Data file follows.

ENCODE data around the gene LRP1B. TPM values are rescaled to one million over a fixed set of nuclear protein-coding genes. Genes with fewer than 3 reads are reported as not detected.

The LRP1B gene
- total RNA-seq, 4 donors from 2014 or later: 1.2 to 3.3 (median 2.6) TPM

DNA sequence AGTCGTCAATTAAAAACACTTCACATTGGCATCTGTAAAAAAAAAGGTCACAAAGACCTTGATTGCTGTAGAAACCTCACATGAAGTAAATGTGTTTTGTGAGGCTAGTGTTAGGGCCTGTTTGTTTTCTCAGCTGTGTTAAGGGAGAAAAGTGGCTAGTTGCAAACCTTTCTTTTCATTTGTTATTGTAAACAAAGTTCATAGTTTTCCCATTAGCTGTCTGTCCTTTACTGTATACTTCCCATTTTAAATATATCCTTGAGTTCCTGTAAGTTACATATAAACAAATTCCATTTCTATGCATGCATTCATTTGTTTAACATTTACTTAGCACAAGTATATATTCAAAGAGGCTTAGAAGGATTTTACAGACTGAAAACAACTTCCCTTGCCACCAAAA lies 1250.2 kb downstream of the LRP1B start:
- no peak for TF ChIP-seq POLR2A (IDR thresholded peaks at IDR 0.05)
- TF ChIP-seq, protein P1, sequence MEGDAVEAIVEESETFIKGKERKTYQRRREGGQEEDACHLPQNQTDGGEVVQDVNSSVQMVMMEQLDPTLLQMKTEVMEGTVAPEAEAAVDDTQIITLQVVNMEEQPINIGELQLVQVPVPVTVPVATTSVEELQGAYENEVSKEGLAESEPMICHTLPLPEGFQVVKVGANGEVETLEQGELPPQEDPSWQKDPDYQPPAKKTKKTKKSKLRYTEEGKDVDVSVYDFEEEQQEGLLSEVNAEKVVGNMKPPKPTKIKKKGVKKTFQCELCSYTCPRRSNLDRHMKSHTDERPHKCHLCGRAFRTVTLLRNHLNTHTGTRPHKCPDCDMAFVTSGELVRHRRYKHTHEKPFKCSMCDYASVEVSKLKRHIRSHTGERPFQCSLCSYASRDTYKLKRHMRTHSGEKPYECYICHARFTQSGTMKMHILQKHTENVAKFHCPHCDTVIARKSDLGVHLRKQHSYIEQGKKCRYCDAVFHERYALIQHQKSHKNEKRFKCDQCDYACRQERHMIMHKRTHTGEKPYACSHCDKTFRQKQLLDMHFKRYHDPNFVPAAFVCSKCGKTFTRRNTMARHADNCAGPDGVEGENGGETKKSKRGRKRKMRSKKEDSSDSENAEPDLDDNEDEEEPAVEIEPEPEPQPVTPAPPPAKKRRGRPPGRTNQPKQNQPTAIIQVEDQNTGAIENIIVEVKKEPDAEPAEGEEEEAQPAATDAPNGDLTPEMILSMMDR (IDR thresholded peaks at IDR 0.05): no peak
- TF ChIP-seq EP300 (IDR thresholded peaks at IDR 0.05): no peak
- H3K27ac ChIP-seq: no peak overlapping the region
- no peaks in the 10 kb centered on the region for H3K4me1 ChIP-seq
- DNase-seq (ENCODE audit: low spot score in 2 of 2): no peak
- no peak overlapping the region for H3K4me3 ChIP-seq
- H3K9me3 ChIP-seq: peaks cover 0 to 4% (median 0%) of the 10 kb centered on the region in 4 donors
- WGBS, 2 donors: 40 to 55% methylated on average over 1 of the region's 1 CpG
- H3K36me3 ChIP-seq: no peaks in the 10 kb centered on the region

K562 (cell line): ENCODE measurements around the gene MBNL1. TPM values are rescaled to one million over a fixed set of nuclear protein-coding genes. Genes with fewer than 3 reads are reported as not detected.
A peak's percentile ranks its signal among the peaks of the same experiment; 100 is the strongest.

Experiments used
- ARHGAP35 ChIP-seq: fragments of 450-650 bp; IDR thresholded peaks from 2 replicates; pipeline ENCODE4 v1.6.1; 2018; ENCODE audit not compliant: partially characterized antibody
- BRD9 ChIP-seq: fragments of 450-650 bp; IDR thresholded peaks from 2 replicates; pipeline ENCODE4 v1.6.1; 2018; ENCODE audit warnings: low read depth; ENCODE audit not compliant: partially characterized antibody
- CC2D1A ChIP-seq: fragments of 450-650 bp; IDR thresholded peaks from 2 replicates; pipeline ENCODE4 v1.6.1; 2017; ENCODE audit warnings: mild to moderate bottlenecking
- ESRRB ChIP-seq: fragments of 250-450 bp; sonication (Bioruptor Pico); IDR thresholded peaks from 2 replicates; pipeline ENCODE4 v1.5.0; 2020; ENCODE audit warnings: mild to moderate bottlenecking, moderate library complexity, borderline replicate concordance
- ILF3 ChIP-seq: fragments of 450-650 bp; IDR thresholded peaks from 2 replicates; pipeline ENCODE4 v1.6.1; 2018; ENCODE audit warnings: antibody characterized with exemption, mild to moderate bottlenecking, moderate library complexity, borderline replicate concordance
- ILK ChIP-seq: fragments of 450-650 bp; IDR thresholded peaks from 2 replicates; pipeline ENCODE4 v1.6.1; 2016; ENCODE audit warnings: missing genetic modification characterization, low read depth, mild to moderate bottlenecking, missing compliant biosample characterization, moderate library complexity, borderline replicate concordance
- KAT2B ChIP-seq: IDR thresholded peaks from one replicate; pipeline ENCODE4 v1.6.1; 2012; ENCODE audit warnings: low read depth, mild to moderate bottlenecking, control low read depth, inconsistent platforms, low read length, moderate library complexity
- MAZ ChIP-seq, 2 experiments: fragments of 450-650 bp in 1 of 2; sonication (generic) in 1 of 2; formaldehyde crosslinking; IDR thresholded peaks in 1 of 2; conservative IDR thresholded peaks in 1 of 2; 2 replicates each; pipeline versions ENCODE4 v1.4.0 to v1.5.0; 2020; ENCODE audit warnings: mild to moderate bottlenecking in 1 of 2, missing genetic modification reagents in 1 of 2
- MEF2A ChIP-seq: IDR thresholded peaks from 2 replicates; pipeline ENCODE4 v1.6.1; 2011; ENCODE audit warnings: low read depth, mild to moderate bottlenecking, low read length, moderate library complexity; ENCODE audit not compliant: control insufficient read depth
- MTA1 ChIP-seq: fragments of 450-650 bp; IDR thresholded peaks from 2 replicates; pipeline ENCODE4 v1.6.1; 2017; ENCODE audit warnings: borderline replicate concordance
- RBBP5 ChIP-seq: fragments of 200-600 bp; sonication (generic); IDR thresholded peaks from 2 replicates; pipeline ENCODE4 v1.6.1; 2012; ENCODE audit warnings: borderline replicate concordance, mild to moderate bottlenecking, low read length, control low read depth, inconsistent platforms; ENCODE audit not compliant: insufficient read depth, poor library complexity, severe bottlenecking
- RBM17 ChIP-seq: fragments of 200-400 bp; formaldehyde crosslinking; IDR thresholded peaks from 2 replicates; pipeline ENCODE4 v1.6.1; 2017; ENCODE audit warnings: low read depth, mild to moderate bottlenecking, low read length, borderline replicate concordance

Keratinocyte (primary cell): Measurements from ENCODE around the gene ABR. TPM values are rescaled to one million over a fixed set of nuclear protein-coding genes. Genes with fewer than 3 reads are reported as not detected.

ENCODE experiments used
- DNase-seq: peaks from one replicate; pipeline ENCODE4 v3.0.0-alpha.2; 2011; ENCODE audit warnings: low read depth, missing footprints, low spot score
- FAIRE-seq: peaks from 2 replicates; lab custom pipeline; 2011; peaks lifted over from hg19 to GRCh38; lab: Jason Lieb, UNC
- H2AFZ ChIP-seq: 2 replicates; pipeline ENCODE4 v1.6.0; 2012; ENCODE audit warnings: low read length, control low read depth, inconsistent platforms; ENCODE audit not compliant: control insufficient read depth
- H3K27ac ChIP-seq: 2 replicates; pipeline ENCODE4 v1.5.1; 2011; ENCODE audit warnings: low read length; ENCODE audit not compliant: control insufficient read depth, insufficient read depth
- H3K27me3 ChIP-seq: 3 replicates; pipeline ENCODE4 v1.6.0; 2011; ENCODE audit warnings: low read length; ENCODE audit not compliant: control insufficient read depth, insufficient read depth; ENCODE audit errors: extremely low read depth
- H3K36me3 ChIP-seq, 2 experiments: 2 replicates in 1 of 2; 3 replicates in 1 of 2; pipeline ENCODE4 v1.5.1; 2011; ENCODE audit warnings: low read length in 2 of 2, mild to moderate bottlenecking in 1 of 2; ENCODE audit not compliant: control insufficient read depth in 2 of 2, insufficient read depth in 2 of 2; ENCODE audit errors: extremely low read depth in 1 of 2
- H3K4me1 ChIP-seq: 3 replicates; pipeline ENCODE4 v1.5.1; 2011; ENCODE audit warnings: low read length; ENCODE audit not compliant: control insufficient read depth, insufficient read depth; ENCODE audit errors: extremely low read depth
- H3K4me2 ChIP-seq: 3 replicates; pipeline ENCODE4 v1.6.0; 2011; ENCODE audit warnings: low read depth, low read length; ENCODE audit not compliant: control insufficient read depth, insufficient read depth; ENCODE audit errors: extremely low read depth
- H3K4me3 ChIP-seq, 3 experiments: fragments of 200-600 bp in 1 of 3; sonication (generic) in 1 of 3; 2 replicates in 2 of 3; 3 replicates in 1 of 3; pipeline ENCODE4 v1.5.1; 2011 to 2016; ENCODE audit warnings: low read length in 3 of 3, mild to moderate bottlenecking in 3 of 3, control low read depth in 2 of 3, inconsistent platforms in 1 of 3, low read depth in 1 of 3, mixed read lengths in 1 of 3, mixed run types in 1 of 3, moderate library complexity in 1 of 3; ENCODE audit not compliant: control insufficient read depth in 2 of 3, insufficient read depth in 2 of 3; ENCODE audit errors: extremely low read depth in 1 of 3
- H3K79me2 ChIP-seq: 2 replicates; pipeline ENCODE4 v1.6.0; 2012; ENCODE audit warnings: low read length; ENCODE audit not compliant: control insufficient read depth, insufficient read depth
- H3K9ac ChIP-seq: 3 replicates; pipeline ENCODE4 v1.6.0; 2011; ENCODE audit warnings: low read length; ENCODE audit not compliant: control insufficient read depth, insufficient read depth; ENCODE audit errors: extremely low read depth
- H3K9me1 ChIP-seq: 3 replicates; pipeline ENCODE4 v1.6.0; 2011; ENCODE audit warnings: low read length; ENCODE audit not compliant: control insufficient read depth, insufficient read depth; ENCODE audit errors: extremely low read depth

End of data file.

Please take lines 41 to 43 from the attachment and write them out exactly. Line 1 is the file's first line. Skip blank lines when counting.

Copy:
- H3K79me2 ChIP-seq: 2 replicates; pipeline ENCODE4 v1.6.0; 2012; ENCODE audit warnings: low read length; ENCODE audit not compliant: control insufficient read depth, insufficient read depth
- H3K9ac ChIP-seq: 3 replicates; pipeline ENCODE4 v1.6.0; 2011; ENCODE audit warnings: low read length; ENCODE audit not compliant: control insufficient read depth, insufficient read depth; ENCODE audit errors: extremely low read depth
- H3K9me1 ChIP-seq: 3 replicates; pipeline ENCODE4 v1.6.0; 2011; ENCODE audit warnings: low read length; ENCODE audit not compliant: control insufficient read depth, insufficient read depth; ENCODE audit errors: extremely low read depth